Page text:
8. Aids Digestion – The mucilage in fenugreek seeds is effective against heartburn or acid reflux and soothes gastrointestinal inflammation, relieves indigestion, treats constipation, digestive problems created by stomach ulcers, and coats the stomach and intestinal lining.  It also detoxifies the liver.
  9. Helps Weight Loss -This thermogenic herb, with its natural soluble fiber, galactomannan, aids weight loss by suppressing appetite, providing quick energy, and modulating carbohydrate metabolism. It also helps flush out harmful toxins.
  10. For Fever and Sore Throat: Herbal tea (fenugreek, lemon and honey), is used as traditional remedy to replenish the body after a bout of fever. The mucilage in fenugreek soothes cough and sore throat.
  11. Hair Care: Fenugreek contains lecithin that hydrates the hair, reduces the dryness of the hair, cures dandruff, conditions the hair, and treats a variety of scalp issues which makes our hair healthy and strong.
  12. Skin Care: Fenugreek has antiseptic and anti-inflammatory properties which draws out toxins accumulated underneath the epidermis and tones the outer layers of the skin and is traditionally used as a remedy for eczema, burns, abscesses, gout, skin inflammation, scars, blackheads, pimples, wrinkles, and cystic acne.
  13. Heart Care: Fenugreek seed contains galactomannan (a polysaccharide), that lowers the risks of a heart attack. It is also an excellent source of potassium which counters the action of sodium to help control heart rate and blood pressure.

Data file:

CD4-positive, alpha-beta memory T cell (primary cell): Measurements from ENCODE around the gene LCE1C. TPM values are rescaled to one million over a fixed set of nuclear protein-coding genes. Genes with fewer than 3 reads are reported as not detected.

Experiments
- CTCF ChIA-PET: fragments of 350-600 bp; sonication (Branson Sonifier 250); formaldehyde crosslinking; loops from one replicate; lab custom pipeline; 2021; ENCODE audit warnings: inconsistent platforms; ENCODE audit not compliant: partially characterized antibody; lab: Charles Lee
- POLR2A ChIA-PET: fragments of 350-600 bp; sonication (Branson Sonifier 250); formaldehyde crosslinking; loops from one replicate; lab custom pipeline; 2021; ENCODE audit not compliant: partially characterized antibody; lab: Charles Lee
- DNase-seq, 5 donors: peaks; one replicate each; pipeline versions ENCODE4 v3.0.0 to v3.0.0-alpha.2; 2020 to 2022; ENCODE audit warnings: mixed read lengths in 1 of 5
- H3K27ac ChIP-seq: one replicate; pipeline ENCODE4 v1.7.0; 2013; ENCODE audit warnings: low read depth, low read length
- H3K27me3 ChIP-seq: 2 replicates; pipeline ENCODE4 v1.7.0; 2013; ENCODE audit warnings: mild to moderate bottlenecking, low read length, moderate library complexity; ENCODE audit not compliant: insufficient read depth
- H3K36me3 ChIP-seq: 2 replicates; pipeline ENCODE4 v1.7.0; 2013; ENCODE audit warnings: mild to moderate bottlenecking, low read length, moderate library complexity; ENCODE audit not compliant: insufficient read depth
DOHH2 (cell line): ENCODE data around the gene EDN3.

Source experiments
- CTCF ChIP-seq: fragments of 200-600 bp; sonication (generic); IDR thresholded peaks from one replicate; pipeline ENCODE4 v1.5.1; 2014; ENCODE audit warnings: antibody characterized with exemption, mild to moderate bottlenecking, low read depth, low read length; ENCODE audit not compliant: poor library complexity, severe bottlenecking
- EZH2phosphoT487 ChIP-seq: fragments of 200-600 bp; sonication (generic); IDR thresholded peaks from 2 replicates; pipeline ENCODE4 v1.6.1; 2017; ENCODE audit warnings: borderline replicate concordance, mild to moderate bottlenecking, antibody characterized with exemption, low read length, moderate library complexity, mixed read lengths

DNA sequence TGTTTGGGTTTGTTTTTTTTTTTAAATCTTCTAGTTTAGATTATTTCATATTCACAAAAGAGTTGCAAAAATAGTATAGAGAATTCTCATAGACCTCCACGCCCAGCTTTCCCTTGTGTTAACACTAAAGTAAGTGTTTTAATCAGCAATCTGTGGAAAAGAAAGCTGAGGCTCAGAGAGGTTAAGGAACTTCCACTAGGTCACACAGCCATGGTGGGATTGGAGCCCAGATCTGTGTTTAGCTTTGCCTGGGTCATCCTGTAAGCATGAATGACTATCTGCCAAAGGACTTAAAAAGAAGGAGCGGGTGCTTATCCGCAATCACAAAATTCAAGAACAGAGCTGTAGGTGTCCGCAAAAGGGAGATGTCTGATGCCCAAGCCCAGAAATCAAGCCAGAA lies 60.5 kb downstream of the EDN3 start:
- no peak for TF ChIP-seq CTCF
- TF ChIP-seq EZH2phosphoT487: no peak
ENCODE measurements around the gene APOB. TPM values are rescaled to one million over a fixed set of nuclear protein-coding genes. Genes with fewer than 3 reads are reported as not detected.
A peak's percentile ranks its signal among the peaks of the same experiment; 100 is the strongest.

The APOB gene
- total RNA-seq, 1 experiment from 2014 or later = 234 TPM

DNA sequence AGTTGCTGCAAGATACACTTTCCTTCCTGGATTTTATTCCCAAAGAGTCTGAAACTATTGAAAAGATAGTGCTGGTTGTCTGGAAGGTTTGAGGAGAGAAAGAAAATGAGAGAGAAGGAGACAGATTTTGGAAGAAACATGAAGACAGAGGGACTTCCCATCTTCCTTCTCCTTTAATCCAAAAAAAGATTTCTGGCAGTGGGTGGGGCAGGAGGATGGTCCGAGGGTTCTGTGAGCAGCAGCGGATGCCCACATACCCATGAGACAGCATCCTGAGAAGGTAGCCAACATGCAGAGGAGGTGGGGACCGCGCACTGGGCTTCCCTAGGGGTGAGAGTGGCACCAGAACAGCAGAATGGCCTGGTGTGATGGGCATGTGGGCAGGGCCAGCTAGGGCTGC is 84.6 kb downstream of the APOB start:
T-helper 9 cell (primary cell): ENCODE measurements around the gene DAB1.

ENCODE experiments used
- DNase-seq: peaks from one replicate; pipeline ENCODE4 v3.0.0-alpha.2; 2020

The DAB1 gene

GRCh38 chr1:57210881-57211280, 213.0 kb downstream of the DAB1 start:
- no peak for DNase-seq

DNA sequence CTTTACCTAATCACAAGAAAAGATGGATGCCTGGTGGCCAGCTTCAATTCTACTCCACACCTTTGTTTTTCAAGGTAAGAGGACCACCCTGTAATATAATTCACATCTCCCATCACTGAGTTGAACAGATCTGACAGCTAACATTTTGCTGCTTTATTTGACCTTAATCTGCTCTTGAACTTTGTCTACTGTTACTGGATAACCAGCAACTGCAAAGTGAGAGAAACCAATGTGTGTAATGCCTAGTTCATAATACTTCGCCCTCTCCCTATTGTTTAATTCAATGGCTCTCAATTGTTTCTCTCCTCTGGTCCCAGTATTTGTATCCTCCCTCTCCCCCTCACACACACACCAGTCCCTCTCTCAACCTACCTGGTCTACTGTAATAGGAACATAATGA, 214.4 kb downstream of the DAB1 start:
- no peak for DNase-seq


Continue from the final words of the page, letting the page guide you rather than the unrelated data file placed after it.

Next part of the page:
14. Pacifies Heartburn and Acidity: Due to the presence of high quantities of mucilage, consumption of fenugreek helps soothe digestive inflammation by coating the lining of our stomach and intestine, curing acid reflux or heartburn.
  15. Nutrient source: Fenugreek seeds are rich source of trigonelline, lysine, l-tryptophan, saponins, fibers, high content of Vitamin A and C, calcium, iron, proteins, carbohydrates and trace minerals.

Side Effects of Fenugreek

  • While Fenugreek is generally considered to be safe when used moderately, there have been reports of a few minor side-effects. Nausea is one common side effect, while other people have reported gastrointestinal discomfort (diarrhea and/or gas). Also, when using this herb topically on the skin, it is important to watch out for skin irritations and rashes.
  • Fenugreek use during pregnancy is not recommended, since it has the potential to induce labor. If you are pregnant and wish to take it, you should do so only after consultation with your doctor.
  • If you are currently taking any oral medications, you should always use this herb at least 2 hours before or after these drugs. This is important since Fenugreek fiber has the potential to interfere with the absorption of oral medications due to its mucilaginous fiber (which gives it a moist and sticky texture).

Fenugreek is one of the oldest recorded medicinal herbs, highly esteemed by both east and west, and has been regarded as a treatment for just about every ailment known to man.

CureJoy Editorial

The CureJoy Editorial team digs up credible information from multiple sources, both academic and experiential, to stitch a holistic health perspective on topics that pique our readers' interest.

CureJoy Editorial

The CureJoy Editorial team digs up credible information from multiple sources, both academic and experiential, to stitch a holistic health perspective on topics that pique our readers' interest.